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Analysis of influenza data generated by four epidemiological surveillance laboratories in Mexico, 2010-2016

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  • Analysis of influenza data generated by four epidemiological surveillance laboratories in Mexico, 2010-2016

    Epidemiol Infect. 2019 Jan;147:e183. doi: 10.1017/S0950268819000694.
    Analysis of influenza data generated by four epidemiological surveillance laboratories in Mexico, 2010-2016.

    Fernandes-Matano L1, Monroy-Muñoz IE2, Bermúdez de León M3, Leal-Herrera YA4, Palomec-Nava ID1, Ruíz-Pacheco JA5, Escobedo-Guajardo BL6, Marín-Budip C4, Santacruz-Tinoco CE1, González-Ibarra J7, González-Bonilla CR7, Muñoz-Medina JE1.
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    Abstract

    The disease caused by the influenza virus is a global public health problem due to its high rates of morbidity and mortality. Thus, analysis of the information generated by epidemiological surveillance systems has vital importance for health decision making. A retrospective analysis was performed using data generated by the four molecular diagnostic laboratories of the Mexican Social Security Institute between 2010 and 2016. Demographics, influenza positivity, seasonality, treatment choices and vaccination status analyses were performed for the vaccine according to its composition for each season. In all cases, both the different influenza subtypes and different age groups were considered separately. The circulation of A/H1N1pdm09 (48.7%), influenza A/H3N2 (21.1%), influenza B (12.6%), influenza A not subtyped (11%) and influenza A/H1N1 (6.6%) exhibited well-defined annual seasonality between November and March, and there were significant increases in the number of cases every 2 years. An inadequate use of oseltamivir was determined in 38% of cases, and the vaccination status in general varied between 12.1 and 18.5% depending on the season. Our results provide current information about influenza in Mexico and demonstrate the need to update both operational case definitions and medical practice guidelines to reduce the inappropriate use of antibiotics and antivirals.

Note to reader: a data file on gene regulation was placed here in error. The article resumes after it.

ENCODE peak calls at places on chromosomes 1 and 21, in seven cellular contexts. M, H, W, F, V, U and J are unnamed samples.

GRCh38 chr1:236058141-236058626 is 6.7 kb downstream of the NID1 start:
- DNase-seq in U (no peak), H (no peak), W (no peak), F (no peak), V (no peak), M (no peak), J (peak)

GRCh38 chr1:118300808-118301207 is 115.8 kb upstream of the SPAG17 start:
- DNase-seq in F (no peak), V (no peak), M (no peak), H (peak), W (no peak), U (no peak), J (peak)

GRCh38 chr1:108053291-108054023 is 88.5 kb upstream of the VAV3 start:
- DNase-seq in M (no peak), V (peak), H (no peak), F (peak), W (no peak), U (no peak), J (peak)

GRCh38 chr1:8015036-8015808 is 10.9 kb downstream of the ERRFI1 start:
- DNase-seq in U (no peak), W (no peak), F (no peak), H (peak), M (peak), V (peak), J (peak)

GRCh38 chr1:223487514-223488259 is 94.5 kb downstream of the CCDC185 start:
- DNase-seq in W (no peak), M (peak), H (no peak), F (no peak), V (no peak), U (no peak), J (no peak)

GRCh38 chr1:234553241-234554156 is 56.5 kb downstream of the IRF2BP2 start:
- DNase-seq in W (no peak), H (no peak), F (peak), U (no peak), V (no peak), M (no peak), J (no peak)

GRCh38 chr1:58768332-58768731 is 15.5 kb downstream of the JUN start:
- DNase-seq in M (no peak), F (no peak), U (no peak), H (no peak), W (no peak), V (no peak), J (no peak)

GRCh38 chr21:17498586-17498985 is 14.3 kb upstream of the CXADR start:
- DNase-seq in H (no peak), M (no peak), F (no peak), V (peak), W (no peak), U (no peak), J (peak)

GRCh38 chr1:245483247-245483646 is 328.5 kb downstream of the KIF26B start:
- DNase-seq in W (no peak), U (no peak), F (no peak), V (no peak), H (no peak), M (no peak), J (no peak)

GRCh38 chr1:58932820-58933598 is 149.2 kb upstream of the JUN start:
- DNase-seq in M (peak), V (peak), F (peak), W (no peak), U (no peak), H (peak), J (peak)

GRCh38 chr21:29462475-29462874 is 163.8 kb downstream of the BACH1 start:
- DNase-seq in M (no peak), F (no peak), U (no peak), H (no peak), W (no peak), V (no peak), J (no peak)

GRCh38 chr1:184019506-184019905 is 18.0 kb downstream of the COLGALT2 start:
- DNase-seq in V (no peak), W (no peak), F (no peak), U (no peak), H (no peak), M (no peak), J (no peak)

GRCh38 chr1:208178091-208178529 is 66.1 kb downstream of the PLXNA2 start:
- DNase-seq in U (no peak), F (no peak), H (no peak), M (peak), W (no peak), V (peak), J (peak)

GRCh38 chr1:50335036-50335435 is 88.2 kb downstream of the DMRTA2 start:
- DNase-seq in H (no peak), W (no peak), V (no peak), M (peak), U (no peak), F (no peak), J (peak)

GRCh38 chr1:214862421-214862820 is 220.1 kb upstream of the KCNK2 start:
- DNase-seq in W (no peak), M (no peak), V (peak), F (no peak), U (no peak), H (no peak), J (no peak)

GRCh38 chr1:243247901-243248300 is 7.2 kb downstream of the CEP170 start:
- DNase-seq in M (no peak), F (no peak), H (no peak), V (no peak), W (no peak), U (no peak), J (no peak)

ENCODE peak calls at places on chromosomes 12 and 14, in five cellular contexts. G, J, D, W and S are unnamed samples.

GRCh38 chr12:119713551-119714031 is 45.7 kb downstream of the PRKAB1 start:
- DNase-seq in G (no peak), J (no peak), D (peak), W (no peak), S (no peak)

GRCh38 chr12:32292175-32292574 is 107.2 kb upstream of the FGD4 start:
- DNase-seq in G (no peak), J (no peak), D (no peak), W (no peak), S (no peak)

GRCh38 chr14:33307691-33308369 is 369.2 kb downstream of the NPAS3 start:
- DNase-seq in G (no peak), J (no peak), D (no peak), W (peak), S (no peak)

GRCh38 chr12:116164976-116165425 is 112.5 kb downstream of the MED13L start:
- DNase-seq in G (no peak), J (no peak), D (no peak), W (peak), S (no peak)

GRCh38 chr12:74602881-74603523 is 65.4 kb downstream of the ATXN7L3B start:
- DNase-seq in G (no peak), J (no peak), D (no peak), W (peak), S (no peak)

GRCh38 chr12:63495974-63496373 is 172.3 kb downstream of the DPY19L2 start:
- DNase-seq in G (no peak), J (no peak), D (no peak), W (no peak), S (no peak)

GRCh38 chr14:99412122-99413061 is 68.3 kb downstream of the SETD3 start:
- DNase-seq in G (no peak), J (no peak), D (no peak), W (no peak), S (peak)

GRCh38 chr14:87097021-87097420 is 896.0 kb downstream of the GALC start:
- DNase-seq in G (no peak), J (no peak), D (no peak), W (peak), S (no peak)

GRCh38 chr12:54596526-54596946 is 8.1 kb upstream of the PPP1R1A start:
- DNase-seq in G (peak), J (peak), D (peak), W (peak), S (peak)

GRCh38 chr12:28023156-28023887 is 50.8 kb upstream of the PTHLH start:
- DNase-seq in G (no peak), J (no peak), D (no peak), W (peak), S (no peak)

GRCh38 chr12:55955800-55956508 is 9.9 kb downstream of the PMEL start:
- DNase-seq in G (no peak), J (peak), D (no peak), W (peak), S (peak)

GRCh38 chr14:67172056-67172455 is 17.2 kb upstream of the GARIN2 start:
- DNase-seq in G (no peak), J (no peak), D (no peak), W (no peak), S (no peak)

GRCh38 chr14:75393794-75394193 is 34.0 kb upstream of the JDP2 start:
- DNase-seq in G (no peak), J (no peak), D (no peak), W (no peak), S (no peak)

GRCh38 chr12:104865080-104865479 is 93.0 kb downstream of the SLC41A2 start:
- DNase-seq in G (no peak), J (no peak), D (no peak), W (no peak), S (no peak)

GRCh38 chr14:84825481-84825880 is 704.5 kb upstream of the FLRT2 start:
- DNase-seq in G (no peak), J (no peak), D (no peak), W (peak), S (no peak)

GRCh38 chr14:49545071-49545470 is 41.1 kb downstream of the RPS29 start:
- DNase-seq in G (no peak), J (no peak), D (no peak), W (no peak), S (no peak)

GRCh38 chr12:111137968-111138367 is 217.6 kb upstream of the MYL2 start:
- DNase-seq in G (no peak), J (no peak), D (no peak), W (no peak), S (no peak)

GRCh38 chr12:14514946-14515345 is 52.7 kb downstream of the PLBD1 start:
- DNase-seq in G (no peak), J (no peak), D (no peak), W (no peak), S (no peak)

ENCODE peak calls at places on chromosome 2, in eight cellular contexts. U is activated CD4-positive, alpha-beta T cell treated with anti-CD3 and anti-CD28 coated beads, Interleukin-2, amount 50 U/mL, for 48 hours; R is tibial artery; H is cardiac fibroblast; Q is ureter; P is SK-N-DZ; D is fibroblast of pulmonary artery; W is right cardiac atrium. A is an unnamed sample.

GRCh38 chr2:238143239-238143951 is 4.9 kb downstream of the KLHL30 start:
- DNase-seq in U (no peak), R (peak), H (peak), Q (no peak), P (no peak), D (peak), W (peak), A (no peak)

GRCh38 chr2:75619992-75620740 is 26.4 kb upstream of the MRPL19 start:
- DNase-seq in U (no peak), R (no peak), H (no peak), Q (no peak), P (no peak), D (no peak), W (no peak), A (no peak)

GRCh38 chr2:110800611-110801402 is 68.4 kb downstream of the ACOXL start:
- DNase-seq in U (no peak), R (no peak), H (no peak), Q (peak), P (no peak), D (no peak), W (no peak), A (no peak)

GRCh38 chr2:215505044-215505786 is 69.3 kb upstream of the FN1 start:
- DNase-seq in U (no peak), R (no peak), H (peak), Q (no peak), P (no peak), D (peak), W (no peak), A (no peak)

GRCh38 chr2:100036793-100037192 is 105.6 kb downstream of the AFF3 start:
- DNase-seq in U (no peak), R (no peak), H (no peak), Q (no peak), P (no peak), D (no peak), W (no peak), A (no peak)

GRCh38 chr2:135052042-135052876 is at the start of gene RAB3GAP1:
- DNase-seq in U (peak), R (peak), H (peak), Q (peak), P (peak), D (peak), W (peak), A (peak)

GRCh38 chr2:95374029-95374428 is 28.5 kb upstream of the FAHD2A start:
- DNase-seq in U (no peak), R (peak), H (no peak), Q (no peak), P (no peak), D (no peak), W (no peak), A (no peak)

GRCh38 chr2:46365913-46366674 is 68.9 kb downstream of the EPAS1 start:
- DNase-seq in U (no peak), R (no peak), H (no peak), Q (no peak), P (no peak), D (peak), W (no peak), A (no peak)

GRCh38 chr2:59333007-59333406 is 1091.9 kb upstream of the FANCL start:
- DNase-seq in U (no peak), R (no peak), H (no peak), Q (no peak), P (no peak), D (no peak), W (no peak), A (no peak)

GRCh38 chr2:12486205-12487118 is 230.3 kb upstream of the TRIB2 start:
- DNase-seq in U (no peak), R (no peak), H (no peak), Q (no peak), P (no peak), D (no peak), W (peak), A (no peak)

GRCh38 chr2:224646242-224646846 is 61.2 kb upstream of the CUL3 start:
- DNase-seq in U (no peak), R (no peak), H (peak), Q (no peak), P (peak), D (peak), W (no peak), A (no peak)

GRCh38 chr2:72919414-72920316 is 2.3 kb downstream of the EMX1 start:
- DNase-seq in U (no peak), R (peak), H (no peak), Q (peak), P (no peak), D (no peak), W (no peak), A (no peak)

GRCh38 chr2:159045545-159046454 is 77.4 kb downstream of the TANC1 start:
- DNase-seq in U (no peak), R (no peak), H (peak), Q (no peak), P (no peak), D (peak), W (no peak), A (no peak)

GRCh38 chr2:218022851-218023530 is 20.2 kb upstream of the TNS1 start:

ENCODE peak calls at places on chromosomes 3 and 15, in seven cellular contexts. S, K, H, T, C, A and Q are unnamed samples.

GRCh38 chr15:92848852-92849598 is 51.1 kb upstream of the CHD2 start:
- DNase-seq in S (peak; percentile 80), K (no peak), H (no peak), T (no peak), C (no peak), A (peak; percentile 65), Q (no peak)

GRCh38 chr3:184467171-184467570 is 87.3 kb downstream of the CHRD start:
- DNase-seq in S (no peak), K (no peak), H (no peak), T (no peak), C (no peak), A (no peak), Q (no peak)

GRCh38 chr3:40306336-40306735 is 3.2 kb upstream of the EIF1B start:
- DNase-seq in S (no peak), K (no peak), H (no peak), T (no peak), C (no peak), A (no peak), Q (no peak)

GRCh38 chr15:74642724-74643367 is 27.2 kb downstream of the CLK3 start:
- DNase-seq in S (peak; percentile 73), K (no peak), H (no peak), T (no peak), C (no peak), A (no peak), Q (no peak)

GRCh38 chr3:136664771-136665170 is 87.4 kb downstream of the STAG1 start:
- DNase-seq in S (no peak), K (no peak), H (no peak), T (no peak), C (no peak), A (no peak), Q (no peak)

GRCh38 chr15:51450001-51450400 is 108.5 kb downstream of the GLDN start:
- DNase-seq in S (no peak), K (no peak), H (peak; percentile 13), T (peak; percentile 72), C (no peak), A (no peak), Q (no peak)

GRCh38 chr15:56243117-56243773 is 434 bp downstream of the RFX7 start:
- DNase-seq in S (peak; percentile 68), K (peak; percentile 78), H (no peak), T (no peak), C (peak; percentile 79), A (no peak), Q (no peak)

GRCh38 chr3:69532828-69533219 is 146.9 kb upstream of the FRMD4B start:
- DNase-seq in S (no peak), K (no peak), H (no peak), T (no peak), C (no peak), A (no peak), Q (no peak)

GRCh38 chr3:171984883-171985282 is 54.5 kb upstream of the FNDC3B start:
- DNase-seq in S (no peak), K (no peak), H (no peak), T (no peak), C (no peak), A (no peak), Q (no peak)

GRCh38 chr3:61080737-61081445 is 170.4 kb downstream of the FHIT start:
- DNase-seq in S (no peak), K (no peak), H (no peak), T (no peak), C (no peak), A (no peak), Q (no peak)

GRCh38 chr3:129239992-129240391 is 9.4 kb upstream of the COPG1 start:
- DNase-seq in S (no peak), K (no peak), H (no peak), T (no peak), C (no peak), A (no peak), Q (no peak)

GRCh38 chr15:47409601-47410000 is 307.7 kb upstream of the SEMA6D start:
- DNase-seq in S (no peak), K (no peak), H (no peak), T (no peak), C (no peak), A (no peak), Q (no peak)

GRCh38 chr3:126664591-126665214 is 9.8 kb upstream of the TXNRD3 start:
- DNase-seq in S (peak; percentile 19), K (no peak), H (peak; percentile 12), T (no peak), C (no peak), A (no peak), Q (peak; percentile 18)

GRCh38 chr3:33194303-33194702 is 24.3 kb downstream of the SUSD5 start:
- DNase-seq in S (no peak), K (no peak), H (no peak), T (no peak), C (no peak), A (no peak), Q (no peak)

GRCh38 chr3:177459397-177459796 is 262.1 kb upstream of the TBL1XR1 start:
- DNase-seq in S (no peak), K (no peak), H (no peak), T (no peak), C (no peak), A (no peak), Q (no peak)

KEYWORDS:

    Infectious disease epidemiology; influenza; molecular biology

    PMID: 31063113 DOI: 10.1017/S0950268819000694
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